CBC lives up to some of its big talk, but more is needed
One probably shouldn't be surprised to see Liberal MP Pablo Rodriguez waving goodbye to CBC Krista Erickson today, as the CBC has announced it's transferring her from Ottawa from Toronto.
Conservatives, meanwhile, probably hate to see her go, but love to watch her leave.
Well, probably at the least the "love to watch her leave" part.
"Following an investigation by senior management of CBC News, we have determined that our reporter Krista Erickson did, in fact, provide questions to a Member of Parliament in the lead up to the Ethics Committee meeting in
December," CBC news editor John Cruickshank wrote in a letter to Doug Finley. "Those actions, while in pursuit of a journalistically legitimate story, were inappropriate and inconsistent with CBC News policies and procedures."
"Our investigation determined there was no bias in related news coverage. However, our reporter, acting on her own, used inappropriate tactics as a result of journalistic zeal, rather than partisan interest," Cruickshank wrote.
Well, of course it did.
"Given the potential risk to the journalistic credibility of our Ottawa bureau, its reporters and CBC News generally, we have chosen on an exceptional basis to make the detailed outcome of our disciplinary process available to you, our employees and the public at large."
"I trust this addresses your concerns."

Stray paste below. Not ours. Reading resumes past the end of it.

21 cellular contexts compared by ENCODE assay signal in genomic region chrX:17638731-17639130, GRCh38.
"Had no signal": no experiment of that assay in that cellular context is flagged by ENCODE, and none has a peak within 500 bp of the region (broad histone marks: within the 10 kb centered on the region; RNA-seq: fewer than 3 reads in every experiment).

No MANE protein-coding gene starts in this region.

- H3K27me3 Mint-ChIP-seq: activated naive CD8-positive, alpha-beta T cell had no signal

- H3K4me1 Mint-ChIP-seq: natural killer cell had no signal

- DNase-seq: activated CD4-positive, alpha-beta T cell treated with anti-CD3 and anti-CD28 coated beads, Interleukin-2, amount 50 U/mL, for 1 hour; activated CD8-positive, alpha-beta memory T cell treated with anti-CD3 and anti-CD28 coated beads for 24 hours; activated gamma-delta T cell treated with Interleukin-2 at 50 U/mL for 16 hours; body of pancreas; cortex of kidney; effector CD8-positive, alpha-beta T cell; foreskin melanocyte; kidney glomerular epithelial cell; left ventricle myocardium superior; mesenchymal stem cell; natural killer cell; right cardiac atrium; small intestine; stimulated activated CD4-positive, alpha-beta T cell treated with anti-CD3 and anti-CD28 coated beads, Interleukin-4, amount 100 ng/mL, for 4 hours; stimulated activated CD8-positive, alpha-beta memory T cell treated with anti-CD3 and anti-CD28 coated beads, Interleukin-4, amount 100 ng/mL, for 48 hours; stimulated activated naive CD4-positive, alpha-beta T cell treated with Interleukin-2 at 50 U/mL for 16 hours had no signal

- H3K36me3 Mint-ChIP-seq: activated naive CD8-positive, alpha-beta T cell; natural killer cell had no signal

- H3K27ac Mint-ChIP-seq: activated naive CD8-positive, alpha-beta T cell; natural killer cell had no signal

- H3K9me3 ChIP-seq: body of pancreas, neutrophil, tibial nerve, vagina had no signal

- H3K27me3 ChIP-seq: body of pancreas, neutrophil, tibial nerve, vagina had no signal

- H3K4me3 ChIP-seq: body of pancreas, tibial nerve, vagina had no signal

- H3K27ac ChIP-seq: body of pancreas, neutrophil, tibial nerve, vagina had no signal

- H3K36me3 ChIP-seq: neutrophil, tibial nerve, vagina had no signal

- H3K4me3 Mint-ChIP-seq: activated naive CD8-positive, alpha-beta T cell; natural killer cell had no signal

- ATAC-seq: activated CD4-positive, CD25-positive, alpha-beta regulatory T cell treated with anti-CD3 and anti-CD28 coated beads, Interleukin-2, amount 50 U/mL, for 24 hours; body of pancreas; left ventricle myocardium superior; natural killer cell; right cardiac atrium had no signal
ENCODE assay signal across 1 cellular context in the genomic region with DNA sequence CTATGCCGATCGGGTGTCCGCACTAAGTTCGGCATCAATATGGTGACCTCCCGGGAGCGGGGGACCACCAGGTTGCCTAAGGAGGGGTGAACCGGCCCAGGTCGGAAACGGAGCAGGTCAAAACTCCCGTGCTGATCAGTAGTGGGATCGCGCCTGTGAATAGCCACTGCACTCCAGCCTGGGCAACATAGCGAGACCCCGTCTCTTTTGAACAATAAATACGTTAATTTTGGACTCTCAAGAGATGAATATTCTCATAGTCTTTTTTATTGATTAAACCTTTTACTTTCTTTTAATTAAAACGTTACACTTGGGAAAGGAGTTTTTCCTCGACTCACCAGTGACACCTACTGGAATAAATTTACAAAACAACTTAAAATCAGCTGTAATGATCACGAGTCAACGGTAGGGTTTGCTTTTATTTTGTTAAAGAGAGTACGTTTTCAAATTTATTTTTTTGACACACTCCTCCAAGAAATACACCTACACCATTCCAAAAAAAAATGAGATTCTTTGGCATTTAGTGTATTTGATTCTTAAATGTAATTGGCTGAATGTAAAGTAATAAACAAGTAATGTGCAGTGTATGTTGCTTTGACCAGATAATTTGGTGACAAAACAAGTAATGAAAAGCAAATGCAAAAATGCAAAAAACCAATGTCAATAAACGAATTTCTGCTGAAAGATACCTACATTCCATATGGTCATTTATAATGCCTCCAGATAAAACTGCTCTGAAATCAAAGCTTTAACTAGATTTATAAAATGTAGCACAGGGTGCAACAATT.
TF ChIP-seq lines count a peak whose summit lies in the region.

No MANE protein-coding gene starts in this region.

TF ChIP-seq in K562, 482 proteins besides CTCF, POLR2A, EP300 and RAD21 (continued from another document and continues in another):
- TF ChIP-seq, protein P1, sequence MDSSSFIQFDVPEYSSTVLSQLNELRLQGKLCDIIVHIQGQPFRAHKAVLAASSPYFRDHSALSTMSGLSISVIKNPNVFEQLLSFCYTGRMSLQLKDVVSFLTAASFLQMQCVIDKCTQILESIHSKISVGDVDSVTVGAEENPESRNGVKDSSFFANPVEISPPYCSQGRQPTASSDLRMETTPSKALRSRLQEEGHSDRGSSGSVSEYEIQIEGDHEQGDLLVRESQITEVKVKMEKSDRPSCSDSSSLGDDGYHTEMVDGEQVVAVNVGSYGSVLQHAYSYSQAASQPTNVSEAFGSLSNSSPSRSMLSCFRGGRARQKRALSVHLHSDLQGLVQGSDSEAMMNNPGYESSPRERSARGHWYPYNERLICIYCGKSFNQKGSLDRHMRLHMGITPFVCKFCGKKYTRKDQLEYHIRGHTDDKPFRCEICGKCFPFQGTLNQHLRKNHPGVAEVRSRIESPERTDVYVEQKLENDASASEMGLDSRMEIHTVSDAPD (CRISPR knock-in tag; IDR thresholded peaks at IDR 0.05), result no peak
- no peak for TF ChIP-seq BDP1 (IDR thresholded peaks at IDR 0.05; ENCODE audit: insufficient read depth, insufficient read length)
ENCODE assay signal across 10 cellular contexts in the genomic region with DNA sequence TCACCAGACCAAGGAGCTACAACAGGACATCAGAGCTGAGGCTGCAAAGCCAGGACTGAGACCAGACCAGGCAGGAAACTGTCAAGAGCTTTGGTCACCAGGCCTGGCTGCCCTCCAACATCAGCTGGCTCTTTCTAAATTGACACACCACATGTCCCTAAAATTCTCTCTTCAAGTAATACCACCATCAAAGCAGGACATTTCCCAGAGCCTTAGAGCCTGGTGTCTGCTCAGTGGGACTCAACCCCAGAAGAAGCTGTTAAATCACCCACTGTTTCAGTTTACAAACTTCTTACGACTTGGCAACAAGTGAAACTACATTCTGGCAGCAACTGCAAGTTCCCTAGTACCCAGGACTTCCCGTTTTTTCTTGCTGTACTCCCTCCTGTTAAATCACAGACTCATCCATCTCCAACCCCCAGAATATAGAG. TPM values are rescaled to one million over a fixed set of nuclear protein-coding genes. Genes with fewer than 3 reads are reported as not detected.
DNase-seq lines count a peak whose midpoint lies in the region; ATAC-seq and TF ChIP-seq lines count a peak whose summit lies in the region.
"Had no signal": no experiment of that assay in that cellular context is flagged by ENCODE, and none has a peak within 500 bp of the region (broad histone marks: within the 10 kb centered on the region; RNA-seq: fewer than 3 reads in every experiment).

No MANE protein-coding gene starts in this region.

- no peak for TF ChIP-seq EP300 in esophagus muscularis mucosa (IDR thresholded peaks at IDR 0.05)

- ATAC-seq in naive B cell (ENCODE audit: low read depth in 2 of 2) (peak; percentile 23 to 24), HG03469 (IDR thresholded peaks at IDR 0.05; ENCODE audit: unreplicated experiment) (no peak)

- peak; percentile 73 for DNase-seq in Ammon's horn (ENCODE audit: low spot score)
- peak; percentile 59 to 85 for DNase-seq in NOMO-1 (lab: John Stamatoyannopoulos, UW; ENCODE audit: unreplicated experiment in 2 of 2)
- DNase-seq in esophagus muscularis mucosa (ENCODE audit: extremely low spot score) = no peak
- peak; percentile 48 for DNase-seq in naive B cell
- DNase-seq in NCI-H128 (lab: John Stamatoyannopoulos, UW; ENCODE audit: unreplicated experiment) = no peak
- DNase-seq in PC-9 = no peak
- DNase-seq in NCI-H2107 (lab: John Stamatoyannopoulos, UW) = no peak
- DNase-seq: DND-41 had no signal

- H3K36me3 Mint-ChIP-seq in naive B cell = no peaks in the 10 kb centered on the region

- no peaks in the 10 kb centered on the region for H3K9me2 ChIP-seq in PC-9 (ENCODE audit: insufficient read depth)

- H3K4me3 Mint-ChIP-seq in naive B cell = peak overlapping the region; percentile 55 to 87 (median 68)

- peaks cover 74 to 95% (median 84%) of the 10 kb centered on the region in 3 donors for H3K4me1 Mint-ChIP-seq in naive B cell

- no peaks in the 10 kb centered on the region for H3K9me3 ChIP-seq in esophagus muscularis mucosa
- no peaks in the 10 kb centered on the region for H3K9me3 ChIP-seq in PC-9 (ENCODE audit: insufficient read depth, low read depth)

Actually, not quite.
As previously mentioned, the allegations of collusion between the CBC and any political party raises some serious questions about the CBC, and shakes public faith in the public broadcaster's ability to operate in a non-partisan matter despite the notably lopsidedly partisan character of the board of directors.
The only way to restore public faith in the CBC and answer the questions so many Canadians have come to ask is to hold an investigation in the public eye. A public inquiry is needed.
While admittedly, the break with CBC policy insisting the identities of disciplined personell would not be made public suggests the reported conclusions are indeed genuine (it's a tremendous show of good faith), Canadians also deserve certainty.
The conclusions simply do not deliver in this regard.
John Cruickshank should encourage Stephen Harper to call a public inquiry into what will likely henceforth be known as the "Krista Erickson affair" so that it can be determined how, if at all, prevalent indiscretions similar to Erickson's are amongst CBC staff, and if any CBC staff are acting in benefit of any political party, regardless of which party that may be.